(CINCINNATI) -- Two years ago, disaffected voters here helped elect Barack Obama president and also elected Democrat Steve Driehaus to Congress -- sending Steve Chabot, the Republican who represented them for seven terms in the House, packing. Now, in a rematch that most political insiders have declared an all-but-certain defeat for the Democrat, Cincinnati-area voters seem poised to return their old congressman to Washington.
"The nature of this district makes it a tight race," Driehaus said, calling this an election that's "going to go down to the wire."
The widely-held conventional wisdom in Washington, D.C. is that the first congressional district of Ohio is a sure win, and a return to Congress, for Chabot. ABC News rates the race as being one that "Leans Republican."
What's changed in Ohio's first Congressional district since 2008?
"Well, two years ago, Barack Obama got a lot of people out to vote in this area who had never voted before, and I think that was the big difference," said Robert "Bo" Bemmes, the Republican mayor of Reading, a Cincinnati suburb in the district with a population of about 11,000. "With what's happened in the last two years, I don't think that enthusiasm will be maintained."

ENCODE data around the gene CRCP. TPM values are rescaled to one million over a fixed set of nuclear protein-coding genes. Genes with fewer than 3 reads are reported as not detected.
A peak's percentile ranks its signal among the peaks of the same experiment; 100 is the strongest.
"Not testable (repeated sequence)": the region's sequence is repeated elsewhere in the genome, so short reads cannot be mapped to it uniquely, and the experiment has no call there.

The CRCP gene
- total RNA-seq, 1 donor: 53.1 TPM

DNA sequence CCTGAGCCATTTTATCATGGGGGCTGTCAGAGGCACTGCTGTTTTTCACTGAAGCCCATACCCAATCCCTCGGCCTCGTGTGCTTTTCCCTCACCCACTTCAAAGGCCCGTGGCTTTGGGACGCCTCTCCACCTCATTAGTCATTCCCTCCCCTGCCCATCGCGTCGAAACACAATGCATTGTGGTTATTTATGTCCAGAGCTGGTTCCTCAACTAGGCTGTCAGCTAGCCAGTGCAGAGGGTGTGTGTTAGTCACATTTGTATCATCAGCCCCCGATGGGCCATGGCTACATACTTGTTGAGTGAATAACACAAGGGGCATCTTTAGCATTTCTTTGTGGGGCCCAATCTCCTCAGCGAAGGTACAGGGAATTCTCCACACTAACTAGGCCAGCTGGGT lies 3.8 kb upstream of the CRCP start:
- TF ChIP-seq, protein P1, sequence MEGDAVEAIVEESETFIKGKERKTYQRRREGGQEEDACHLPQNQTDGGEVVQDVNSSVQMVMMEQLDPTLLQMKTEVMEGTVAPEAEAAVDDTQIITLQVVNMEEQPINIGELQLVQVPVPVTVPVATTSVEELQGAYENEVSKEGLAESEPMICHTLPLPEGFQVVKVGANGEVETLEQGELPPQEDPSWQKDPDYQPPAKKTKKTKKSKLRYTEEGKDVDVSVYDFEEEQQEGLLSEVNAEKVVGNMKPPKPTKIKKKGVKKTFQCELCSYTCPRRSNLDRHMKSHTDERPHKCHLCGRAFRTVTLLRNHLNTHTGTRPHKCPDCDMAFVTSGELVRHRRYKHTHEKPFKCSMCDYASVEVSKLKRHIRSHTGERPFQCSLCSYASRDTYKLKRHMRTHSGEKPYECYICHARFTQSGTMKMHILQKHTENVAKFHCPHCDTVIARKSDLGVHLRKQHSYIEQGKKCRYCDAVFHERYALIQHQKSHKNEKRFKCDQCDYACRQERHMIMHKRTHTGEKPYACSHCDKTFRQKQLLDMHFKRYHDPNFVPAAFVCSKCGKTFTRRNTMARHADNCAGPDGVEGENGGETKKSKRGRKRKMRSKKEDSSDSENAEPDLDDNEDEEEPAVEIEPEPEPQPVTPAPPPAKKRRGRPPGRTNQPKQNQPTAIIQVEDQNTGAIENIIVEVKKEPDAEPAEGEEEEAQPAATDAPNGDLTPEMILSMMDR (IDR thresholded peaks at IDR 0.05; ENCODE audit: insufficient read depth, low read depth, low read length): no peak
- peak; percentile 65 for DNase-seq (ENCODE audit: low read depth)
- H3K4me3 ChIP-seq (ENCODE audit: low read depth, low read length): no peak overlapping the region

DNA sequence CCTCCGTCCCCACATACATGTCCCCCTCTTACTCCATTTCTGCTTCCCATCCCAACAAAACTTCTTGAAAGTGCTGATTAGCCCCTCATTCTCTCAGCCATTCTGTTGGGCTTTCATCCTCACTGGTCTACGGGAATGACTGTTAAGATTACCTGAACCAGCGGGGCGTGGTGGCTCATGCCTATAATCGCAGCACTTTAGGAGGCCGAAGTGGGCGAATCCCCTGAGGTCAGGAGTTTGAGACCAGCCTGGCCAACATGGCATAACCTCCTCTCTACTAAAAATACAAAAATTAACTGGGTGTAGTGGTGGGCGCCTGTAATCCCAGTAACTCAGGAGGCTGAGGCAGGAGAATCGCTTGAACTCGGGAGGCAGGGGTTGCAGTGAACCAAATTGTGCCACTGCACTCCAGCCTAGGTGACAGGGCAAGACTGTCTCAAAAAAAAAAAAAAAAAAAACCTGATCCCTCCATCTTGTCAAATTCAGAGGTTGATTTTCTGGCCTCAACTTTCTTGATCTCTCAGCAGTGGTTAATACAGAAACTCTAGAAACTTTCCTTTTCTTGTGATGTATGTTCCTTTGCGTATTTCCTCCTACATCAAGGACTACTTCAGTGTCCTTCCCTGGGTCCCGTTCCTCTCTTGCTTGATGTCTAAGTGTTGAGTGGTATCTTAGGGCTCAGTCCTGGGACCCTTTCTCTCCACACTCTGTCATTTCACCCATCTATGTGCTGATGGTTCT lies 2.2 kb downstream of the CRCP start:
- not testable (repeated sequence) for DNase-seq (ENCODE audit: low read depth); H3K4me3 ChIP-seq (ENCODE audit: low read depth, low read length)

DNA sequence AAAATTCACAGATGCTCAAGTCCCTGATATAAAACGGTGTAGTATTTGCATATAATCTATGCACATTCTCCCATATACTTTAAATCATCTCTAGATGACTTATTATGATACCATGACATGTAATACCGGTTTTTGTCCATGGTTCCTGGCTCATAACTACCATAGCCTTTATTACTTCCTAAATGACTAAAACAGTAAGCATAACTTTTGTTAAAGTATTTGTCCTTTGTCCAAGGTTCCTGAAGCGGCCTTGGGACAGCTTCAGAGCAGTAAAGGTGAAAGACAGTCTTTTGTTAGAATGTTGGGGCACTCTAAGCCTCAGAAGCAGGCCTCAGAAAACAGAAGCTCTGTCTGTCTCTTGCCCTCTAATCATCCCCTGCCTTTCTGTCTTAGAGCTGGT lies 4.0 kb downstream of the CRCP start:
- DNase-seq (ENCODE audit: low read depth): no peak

In representing a state that has an unemployment rate that exceeds the 9.6 percent national average, the incumbent Democrat has been hammered by his opponent for supporting the economic stimulus, health care reform and the Democrats' energy plan.
Driehaus said in this climate, some voters who embraced him two years ago are being turned off by what he called "intentional misinformation" about his record.
"It's a challenge this time," Driehaus admits. "Not in terms of mobilization of the base, but [sensing] where the swing is -- where the independent voters are, and what information they're listening to."
"Are they getting it from cable news? Are they getting it from radio? Are they getting it from the internet?" Driehaus asked.
In his ads, Chabot accuses Driehaus of siding with House Speaker Nancy Pelosi at the expense of his constituents.
"Instead of standing up for us, he rolled over for his party leaders," Chabot says in the ad that greets visitors to his website.
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